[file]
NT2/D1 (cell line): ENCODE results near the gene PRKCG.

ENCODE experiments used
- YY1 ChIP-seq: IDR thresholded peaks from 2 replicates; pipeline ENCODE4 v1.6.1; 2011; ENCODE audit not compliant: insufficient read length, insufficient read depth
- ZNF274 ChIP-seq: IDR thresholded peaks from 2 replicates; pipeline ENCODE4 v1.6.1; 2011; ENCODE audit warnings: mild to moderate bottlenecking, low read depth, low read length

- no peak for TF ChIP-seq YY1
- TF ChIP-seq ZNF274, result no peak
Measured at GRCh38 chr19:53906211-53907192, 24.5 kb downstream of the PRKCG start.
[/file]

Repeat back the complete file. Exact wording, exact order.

NT2/D1 (cell line): ENCODE results near the gene PRKCG.

ENCODE experiments used
- YY1 ChIP-seq: IDR thresholded peaks from 2 replicates; pipeline ENCODE4 v1.6.1; 2011; ENCODE audit not compliant: insufficient read length, insufficient read depth
- ZNF274 ChIP-seq: IDR thresholded peaks from 2 replicates; pipeline ENCODE4 v1.6.1; 2011; ENCODE audit warnings: mild to moderate bottlenecking, low read depth, low read length

- no peak for TF ChIP-seq YY1
- TF ChIP-seq ZNF274, result no peak
Measured at GRCh38 chr19:53906211-53907192, 24.5 kb downstream of the PRKCG start.